Réunion: It's France, but not as we know it

Jueves, 01 Enero de 1970 a las 03:33:23

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Thrusting darkly out of the Indian Ocean is the active volcano that connects the beautiful island of Réunion with the clouds. At its feet, history and nature are tangled in a long embrace

The approach to Hell-Bourg is through a lumpy landscape of vividly green hills cut by waterfalls. Clumps of bamboo lean over the road, a riot of bougainvillea covers every wall, and rampant begonias line the little streams. Here and there, a tree fern, the forlorn remnant of cloud forest, punctuates the scenery. With all this evidence of the tropics, the sign "Hell-Bourg ­ voted one of the prettiest villages in France" comes as a shock. Yes, this is France ­ one of the four French overseas territories (the others are Martinique, Guadeloupe, and Guyane or French Guiana).

La Réunion ­ or just Réunion ­ was discovered in the 10th century, but the lack of a good harbour and the rugged landscape discouraged permanent settlement. The first arrivals came from Madagascar, but then, in 1646, the governor exiled a small group of troublesome Frenchmen to the island. Later that century, some escaped Malagasy slaves made their way there, heading up into the highlands. The island was called l'Ile Bourbon until 1794, when it was renamed La Réunion, perhaps because of the meeting of cultures. The island briefly became a British possession during the Napoleonic Wars, but was returned to France in 1815. Before the opening of the Suez Canal, most ships circumnavigating South Africa called here and the island prospered. The French strengthened their hold, making it a French Overseas Territory in 1946. And so it has remained, as the islanders have no wish for independence.

Réunion is as French as Brittany. The combination of First World government with Third World ambience is as close to holiday perfection as you can get. Forget about adapting to new cultures, never mind the risks of foreign food, stop worrying about beggars, abandon your ingrained traveller's guilt. Réunion is the most hassle-free place I've been to. Its foreign-ness is in the landscape and in its geographical isolation.

The island is about the same size as Mauritius, its neighbour, but sees only a handful of British tourists each year. That's one of its appeals. Providing you can make yourself understood in French, you are treated with courtesy and curiosity. One taxi driver was fascinated to hear about Britain. Where was it? How long did it take to get to Paris from England? "You go by tunnel? Under the sea? Whee! Can you see the water? And the fish?"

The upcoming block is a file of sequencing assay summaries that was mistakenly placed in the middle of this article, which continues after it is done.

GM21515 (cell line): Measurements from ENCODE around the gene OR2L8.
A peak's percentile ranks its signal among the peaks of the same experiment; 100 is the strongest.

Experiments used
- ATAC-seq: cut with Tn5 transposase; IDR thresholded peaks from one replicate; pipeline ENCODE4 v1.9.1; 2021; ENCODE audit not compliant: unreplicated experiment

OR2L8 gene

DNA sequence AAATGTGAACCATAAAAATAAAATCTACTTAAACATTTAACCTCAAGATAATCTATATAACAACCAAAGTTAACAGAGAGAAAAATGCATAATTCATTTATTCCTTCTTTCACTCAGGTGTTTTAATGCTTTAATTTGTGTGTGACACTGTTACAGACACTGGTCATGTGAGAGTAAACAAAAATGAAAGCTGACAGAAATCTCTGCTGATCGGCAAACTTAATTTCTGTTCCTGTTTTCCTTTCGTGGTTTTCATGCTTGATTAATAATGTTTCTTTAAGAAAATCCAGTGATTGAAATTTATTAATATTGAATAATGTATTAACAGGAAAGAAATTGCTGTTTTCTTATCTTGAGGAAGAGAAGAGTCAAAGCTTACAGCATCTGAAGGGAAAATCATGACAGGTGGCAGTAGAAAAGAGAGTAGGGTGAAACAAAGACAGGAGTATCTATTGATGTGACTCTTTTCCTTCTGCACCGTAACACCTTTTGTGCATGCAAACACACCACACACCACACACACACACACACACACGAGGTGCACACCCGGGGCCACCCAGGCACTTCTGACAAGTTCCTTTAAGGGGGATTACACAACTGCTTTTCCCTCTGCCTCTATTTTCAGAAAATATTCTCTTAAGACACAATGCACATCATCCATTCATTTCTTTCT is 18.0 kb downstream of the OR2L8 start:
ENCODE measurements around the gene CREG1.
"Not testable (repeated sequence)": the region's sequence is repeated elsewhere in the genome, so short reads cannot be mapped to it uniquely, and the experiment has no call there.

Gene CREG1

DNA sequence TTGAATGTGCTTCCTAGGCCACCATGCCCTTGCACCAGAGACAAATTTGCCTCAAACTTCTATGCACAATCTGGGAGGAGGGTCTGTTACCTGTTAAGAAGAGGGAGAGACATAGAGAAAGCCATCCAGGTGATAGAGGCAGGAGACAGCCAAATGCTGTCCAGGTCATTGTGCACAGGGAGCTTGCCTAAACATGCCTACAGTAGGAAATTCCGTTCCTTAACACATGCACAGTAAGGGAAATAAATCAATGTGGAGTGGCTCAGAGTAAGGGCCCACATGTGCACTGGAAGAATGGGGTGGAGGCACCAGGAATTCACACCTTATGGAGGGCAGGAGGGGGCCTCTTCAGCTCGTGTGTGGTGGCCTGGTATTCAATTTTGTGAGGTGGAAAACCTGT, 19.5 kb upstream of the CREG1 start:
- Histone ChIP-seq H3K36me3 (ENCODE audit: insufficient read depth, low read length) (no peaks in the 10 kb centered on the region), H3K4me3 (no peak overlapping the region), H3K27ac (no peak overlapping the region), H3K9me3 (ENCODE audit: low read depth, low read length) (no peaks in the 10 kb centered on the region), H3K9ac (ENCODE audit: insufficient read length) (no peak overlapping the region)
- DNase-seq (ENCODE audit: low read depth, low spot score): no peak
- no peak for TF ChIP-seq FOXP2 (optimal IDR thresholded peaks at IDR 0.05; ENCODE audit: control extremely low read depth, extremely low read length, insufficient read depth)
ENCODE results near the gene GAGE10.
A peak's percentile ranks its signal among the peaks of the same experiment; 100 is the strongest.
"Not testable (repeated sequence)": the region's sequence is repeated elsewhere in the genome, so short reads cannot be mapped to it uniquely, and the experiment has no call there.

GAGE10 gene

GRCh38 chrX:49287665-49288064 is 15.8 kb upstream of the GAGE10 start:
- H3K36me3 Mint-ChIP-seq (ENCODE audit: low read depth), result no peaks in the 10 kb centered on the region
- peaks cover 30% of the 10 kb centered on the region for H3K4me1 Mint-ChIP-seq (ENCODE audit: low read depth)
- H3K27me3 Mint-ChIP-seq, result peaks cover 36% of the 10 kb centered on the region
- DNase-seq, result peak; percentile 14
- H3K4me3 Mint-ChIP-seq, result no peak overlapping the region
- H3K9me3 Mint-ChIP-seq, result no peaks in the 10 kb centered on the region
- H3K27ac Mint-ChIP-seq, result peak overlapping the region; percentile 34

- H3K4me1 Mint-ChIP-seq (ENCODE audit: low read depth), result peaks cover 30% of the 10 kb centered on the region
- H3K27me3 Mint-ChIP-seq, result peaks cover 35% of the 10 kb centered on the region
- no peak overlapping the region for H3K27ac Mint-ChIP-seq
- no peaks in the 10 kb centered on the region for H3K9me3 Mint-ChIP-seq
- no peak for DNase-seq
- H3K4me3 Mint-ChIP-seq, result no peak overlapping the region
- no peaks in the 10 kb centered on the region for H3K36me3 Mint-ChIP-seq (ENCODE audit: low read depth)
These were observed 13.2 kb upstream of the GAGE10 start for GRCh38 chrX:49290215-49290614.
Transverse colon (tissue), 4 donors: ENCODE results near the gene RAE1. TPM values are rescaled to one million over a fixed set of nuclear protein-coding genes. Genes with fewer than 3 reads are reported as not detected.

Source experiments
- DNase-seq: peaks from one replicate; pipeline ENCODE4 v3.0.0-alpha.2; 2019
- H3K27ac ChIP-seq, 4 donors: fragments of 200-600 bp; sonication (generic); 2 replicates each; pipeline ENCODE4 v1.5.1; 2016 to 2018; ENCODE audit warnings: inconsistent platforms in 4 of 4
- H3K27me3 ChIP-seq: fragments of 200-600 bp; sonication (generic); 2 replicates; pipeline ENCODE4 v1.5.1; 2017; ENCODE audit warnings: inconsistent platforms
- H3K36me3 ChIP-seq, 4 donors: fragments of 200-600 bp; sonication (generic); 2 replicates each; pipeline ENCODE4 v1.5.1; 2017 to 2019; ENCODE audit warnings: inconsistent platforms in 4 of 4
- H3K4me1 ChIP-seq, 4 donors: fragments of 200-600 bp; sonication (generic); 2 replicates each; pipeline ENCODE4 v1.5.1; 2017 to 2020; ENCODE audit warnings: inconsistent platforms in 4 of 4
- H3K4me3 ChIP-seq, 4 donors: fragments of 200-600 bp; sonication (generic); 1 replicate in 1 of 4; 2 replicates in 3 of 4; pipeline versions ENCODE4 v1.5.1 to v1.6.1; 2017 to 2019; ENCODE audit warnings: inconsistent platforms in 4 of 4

Réunion is an island of threes. It appeared three million years ago, when a massive eruption pushed up the seabed to form a smouldering cone in the Indian Ocean. This mountain, Piton des Neiges, has now hunched down to a little more than 3,000m. Three hundred thousand years ago, another heave of the earth's crust created the volcano Piton de la Fournaise, which still periodically spews fiery lava down to the coast. And there are three cirques, great amphitheatres of mountains sheltering isolated and fertile valleys.

Here, the main tourist attraction is the contrasting landscape. The mountains bring dramatic differences in climate as well as scenery, so you can choose to be wet or dry, in green or brown surroundings. Réunion's mountainous interior retains more virgin forest than any other island in the western Indian Ocean and, being French, the island is well-served with hiking trails. There are over 1,000km of footpaths, some of which are well-maintained grandes randonnées. Numerous gîtes de montagne allow you to hike for a week or more without needing a tent, and excellent maps make route-finding easy. Mind you, these are tough trails: steep and often muddy. But you can ease your aching limbs on a tropical beach when it's all over.

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